By Fleet Capt. Dave Mason
LOS ANGELES — A mariachi singer stood as sunlight outlined his body.
Then came his rich voice.
Dressed in a traditional white outfit, the musician held his trumpet at his side and sang a ballad in Spanish on a street corner in downtown Los Angeles. A small group of AIDS Walk Los Angeles participants stopped along the 6.2-mile route to listen. They took out their phones to get photos and videos of the singer and his band.
Entertainment was emphasized Oct. 20 at the walk, where fellow USS Angeles member Kathy Carder and I encountered many surprises.
We saw drummers, a cappella choirs (including one group in the middle of the street) and cheerleaders creating human pyramids. At one point, young people in costumes stood on big balls and stilts.
The entertainment got an early start during the opening ceremony in a park near City Hall, where the crowd of more than 9,000 people heard songs by Frenchie Davis of NBC’s “The Voice” and other vocalists.
One singer’s rendition of Journey’s “Don’t Stop Believin’ ” stirred up the crowd so much that a group of young people jumped up and down near Kathy and me.
Further inspiration came when U.S. Rep. Maxine Waters, D-Los Angeles, went to the podium and emphasized her longtime support for AIDS Walk Los Angeles. The audience also heard from the two Craigs — Craig Thompson, the APLA Health CEO, and Craig Miller, the walk’s founder.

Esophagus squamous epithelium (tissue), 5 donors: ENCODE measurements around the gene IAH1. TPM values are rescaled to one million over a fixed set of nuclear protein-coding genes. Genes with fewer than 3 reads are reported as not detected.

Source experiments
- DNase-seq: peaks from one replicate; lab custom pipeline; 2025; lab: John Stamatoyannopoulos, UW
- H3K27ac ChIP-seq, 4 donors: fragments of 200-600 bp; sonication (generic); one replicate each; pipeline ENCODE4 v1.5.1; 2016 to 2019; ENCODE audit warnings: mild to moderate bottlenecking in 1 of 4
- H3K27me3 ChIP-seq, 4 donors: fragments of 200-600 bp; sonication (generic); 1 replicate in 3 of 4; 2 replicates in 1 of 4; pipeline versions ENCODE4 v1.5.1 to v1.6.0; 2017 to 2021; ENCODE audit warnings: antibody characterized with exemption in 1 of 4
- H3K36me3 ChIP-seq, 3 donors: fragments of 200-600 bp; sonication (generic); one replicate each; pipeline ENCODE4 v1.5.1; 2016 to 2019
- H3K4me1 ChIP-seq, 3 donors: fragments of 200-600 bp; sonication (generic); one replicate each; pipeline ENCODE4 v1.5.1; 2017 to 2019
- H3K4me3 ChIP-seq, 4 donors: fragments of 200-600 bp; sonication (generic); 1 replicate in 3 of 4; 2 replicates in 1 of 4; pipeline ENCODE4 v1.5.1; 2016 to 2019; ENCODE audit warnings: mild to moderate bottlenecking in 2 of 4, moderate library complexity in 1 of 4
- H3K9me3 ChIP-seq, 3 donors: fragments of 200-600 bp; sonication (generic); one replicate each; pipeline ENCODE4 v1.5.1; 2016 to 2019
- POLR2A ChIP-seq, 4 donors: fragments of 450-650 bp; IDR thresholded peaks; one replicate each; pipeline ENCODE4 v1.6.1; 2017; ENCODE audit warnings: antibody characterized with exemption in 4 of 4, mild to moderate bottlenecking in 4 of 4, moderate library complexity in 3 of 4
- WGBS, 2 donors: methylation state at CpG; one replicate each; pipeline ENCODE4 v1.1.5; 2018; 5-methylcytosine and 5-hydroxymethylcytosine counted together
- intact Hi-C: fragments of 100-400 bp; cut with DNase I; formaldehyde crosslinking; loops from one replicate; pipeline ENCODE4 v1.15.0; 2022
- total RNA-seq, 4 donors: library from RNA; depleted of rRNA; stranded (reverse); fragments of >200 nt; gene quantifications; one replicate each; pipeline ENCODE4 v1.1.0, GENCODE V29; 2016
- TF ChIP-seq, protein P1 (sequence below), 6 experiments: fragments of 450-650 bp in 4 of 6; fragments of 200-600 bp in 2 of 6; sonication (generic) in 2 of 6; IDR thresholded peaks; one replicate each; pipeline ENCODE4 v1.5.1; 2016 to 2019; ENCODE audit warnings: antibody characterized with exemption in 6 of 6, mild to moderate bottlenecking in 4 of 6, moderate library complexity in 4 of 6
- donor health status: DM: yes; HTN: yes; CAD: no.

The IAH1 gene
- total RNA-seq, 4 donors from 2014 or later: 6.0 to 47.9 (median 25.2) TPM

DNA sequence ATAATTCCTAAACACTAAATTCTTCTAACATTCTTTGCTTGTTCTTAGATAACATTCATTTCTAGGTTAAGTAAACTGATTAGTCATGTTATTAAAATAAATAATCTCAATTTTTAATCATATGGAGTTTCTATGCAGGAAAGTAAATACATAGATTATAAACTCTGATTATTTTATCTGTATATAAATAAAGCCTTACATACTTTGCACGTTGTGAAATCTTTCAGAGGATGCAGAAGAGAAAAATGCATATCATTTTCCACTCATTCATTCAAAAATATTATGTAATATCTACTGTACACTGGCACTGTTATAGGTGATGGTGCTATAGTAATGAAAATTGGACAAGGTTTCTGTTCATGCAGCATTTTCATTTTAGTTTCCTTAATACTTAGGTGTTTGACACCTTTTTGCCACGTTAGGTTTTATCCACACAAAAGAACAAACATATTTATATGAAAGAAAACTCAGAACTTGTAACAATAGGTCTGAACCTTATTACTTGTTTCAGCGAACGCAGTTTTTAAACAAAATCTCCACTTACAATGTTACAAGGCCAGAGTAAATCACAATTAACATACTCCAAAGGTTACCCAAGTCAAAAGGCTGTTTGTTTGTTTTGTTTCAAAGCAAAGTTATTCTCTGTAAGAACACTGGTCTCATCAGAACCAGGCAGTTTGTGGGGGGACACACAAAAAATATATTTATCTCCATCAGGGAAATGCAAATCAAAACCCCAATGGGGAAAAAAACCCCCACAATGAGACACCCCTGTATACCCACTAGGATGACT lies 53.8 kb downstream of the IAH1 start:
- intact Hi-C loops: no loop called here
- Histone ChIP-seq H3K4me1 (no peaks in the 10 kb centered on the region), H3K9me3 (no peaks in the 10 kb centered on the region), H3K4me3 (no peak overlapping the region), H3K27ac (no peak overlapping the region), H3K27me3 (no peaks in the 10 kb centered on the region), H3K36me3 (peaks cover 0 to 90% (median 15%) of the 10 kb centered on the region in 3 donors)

Other speakers varied from Jai Rodriguez of Bravo’s original “Queer Eye for the Straight Guy” to local KABC-TV anchor Elena Leyva.
Then Sheldon Cooper’s mom went to the microphone.
Zoe Perry, who plays the future physicist’s mother on CBS’ “Young Sheldon,” offered us what she called motherly advice. Ultimately, it was about encouraging the walkers to put their best feet forward.
The USS Angeles team did its part by raising more than $600 for APLA Health, the Los Angeles nonprofit helping AIDS and HIV-positive patients.
Overall, AIDS Walk Los Angeles raised $1.5 million this year. Since the first walk in 1985, the event has raised more than $88 million.
Donations are still being accepted through Nov. 15. Go to secure.aidswalkla.org/ussangeles.
During this year’s walk, Kathy and I saw teams representing movie and TV studios, corporations, colleges and other organizations. The walk featured participants of all ages, and young volunteers stood along the route and cheered for the participants.
Other volunteers walked up to us with bottled water, fruit, energy bars and, at the end of the walk, cups of vanilla ice cream with wood spoons.
Kathy, a retired nurse, and I had a fun chat as we walked past the tall buildings of downtown Los Angeles. As we turned one corner, we saw the sun reflect dramatically on the special surface of the Walt Disney Concert Hall.
The sunlight struck that building with the same brilliance as the hope brought by AIDS Walk Los Angeles.
By Fleet Capt. Dave Mason